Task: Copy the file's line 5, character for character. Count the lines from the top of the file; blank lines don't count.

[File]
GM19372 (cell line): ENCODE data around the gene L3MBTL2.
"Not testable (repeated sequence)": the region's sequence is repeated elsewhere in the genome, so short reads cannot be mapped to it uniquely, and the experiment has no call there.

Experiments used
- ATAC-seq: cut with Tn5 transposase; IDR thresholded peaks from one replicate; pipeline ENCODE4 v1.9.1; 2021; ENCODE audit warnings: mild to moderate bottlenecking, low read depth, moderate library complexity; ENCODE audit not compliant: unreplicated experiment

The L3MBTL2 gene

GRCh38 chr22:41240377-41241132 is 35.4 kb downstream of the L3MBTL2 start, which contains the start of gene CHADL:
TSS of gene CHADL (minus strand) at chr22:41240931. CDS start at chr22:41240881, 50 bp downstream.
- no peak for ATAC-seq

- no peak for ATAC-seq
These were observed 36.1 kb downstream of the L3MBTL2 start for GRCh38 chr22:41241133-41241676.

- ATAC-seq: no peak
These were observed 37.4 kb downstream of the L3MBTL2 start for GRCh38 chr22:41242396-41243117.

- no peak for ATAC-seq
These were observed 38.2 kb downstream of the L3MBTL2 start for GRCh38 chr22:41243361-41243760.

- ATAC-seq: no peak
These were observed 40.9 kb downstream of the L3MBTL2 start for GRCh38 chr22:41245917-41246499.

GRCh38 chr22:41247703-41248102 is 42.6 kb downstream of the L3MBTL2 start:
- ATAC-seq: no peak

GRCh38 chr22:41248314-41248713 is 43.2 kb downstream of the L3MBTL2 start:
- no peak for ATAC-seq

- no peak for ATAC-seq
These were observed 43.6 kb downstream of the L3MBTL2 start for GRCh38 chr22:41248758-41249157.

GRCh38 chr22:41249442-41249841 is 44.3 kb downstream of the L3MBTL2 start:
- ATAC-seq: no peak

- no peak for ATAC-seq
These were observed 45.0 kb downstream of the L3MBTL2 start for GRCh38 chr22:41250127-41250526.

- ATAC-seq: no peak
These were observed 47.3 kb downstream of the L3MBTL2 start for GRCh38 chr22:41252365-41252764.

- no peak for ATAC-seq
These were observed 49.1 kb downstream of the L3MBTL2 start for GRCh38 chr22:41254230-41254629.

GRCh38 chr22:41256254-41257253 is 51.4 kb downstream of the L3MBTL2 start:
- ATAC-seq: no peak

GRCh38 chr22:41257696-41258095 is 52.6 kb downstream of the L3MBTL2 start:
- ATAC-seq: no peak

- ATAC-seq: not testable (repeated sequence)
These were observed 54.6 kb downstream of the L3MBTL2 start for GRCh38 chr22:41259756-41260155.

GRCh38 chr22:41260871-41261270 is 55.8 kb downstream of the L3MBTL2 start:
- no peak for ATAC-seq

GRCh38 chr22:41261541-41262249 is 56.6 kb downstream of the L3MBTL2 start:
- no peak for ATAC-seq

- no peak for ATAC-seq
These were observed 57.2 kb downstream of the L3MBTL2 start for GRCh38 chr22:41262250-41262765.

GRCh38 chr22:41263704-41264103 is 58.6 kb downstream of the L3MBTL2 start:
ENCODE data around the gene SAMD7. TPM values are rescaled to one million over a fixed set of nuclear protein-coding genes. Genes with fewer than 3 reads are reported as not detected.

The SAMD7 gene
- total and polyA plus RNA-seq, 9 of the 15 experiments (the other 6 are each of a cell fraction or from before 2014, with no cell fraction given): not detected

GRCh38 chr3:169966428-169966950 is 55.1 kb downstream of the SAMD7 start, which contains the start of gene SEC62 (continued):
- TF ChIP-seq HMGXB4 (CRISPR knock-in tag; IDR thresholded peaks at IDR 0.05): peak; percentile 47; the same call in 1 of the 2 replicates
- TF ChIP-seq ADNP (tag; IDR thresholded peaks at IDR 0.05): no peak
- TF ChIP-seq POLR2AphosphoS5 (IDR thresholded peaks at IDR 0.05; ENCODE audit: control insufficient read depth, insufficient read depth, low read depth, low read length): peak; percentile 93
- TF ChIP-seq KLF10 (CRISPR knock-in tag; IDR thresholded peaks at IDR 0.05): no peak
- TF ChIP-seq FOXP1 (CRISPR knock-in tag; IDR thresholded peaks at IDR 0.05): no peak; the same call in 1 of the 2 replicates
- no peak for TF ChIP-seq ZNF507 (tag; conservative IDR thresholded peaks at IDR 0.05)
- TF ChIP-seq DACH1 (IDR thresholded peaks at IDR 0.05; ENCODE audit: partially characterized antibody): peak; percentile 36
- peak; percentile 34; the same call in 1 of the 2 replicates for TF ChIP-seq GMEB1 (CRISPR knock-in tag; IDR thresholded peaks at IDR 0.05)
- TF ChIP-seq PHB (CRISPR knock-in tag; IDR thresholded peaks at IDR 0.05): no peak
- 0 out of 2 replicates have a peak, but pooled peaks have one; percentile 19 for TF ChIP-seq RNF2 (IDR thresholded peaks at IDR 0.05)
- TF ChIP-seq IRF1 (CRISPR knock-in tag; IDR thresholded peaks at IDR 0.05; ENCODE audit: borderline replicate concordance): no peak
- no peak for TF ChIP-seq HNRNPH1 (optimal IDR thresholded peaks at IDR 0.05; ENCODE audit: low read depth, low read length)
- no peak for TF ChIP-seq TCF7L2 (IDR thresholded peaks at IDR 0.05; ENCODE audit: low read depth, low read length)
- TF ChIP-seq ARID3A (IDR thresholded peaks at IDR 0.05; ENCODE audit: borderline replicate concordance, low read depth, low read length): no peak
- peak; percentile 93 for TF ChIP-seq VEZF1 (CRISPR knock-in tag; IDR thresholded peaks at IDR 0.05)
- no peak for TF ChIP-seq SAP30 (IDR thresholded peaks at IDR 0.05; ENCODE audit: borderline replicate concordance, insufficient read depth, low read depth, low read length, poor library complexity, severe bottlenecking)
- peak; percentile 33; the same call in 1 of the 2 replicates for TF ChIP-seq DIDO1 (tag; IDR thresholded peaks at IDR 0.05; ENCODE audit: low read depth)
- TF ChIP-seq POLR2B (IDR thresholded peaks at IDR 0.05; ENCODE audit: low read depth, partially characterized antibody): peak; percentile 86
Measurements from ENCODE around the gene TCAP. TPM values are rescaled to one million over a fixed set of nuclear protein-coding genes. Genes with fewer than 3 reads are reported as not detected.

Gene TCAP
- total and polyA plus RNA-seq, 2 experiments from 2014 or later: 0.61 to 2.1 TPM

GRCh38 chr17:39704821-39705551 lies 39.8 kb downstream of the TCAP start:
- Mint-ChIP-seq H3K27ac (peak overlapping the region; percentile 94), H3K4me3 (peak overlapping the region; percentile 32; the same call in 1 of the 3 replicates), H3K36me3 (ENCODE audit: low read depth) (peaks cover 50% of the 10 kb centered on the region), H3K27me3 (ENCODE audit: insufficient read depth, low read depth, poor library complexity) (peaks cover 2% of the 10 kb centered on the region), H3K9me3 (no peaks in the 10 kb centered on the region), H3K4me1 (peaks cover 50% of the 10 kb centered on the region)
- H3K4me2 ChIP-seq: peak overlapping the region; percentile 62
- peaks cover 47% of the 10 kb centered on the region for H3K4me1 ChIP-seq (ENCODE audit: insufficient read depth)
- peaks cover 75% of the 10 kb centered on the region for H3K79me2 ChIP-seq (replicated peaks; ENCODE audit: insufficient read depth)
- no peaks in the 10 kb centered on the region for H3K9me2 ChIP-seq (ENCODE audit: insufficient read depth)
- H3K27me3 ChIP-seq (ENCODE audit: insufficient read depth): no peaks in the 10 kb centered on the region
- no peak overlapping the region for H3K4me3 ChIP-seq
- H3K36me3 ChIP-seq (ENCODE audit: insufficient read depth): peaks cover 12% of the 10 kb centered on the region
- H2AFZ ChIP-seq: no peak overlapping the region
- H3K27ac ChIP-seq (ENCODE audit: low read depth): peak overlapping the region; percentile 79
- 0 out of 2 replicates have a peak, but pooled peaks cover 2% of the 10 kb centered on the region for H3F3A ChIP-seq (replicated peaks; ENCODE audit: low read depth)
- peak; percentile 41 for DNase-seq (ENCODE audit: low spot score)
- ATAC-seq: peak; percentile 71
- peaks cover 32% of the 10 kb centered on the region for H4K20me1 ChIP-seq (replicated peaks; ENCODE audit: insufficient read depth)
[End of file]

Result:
The L3MBTL2 gene